Hashimoto’s thyroiditis is an autoimmune disease that is destined to wreak havoc on people’s lives. Anyone can be affected by this disease. Young. Old. Women. Men.
What does Hashimoto’s disease do to you?
Your own immune system attacks your thyroid. Typically, it affects how your thyroid functions. As your thyroid is damaged, it can no longer produce enough T3 and T4 (active and inactive thyroid). This is how the downward spiral begins.
As your thyroid cannot produce enough T3 and T4 hormones anymore, your entire body, brain, and life are negatively impacted.
How to best describe what Hashimoto’s disease feels like?
Imagine that you wake up in the morning, and you feel like a squeezed lemon, wholly drained.
You feel extremely tired despite a good night’s sleep; you have zero energy. Your heartbeat is affected. You cannot think anymore. Your hair is thinning. You experience digestive issues. Ultimately, your most basic functions are negatively impacted by a massive slowdown.
So, how is that different from hypothyroidism?
The Difference between Hashimoto’s disease and Hypothyroidism?
Hashimoto’s disease is not a form of hypothyroidism.
They are not the same but are often mixed up. In some cases, Hashimoto’s does not trigger hypothyroidism.
However, Hashimoto’s disease can cause hypothyroidism.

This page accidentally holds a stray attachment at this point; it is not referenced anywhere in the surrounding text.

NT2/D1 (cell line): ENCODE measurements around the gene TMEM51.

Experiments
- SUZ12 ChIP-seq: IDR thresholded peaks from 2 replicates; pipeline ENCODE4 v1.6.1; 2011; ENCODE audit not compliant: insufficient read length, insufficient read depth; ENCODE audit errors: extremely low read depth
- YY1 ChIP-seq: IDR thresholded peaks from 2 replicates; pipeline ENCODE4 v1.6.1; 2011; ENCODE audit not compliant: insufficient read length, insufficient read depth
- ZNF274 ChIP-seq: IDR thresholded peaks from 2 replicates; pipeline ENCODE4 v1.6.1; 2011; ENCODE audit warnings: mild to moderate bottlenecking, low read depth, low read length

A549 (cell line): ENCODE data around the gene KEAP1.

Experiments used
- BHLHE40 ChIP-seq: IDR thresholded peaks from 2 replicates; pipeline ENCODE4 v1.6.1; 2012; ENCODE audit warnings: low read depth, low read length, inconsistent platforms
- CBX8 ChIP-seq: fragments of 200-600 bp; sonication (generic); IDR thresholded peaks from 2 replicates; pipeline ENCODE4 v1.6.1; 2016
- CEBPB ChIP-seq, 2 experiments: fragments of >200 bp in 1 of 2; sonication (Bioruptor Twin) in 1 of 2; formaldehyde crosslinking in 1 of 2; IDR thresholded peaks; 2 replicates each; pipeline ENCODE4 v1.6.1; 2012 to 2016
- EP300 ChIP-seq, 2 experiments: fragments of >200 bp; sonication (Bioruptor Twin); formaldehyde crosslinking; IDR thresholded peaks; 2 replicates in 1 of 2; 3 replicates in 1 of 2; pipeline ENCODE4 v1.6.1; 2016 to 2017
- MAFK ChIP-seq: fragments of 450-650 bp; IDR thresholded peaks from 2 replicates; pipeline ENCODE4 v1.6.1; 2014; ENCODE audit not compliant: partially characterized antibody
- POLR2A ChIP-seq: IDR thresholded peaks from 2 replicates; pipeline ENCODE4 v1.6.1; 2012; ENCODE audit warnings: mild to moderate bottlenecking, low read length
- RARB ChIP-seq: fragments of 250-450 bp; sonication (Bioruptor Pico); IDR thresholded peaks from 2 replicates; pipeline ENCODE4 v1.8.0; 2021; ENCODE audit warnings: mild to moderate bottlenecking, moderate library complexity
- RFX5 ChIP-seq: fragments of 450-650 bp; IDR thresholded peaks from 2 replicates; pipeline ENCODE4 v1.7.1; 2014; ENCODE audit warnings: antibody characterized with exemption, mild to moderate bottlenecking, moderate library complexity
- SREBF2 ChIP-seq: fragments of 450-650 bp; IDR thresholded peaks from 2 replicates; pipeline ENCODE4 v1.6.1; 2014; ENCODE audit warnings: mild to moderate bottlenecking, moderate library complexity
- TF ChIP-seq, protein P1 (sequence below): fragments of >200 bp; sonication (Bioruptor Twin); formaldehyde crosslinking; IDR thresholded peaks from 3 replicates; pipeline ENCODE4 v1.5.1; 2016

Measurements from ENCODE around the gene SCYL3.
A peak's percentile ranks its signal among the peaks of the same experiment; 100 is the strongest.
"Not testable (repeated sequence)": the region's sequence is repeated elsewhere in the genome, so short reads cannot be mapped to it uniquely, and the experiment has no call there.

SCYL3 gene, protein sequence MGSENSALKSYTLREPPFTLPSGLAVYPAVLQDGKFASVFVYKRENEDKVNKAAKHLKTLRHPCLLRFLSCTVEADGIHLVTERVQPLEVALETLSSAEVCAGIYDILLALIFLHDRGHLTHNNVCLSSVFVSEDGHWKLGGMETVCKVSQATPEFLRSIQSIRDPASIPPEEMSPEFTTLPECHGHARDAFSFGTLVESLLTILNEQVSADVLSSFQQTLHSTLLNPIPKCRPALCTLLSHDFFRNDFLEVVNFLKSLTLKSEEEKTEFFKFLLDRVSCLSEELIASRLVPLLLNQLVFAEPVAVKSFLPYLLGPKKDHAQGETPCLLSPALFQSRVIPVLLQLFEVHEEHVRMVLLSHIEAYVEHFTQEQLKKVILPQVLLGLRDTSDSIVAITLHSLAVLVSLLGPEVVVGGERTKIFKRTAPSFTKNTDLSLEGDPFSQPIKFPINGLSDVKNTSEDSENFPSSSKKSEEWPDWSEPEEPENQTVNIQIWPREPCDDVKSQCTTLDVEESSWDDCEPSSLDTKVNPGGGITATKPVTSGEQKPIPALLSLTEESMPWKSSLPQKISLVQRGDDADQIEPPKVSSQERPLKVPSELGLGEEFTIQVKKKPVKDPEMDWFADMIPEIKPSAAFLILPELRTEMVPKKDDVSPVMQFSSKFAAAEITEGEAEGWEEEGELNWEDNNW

Consequently, the effects you feel in your body and brain like:
- Weight gain
- Joint and muscle pain
- Foggy brain
- Memory loss
- Heart problems
- Blood pressure abnormalities
These are the result of your hormonal (thyroid) imbalance, your hypothyroidism.
What Hashimoto’s disease does is create antibodies that attack your thyroid. Your antibodies are lymphocytes in your blood – or white blood cells – that start accumulating in your thyroid gland.
Why do they do that?
They simply get the signal that your gland is the enemy, and what they have to do is fight that enemy. In other words, it is your entire immune system that turns against you.
What can cause Hashimoto’s disease?
Many factors can cause this disease, like genetic markers, environmental triggers, viruses, and the foods you eat.
Therefore, it is vital to check the medical history, understand the person’s lifestyle, and use advanced blood tests to check thyroperoxidase levels or “TPO” and Thyroglobulin “TGA” antibodies.
Some other signs may indicate that you suffer from Hashimoto’s disease in the absence of a higher number of antibodies in your blood. An ultrasound of the thyroid gland may show specific features that only appear for Hashimoto’s, like the gland’s size.
Conventional medicine usually treats patients with medications to get the thyroid under control. Yet, if you do not address the hormonal imbalance’s root cause, there is very little chance that you will ever go into remission.
Medications attempting to bring hormones back to balance can have a significant toll on your life and trigger other problems or conditions over time. Ultimately, the body and brain never really heal by ingesting pills only.
So, where to go from this point on, and what to do?
The Fundamental Role of Nutrition.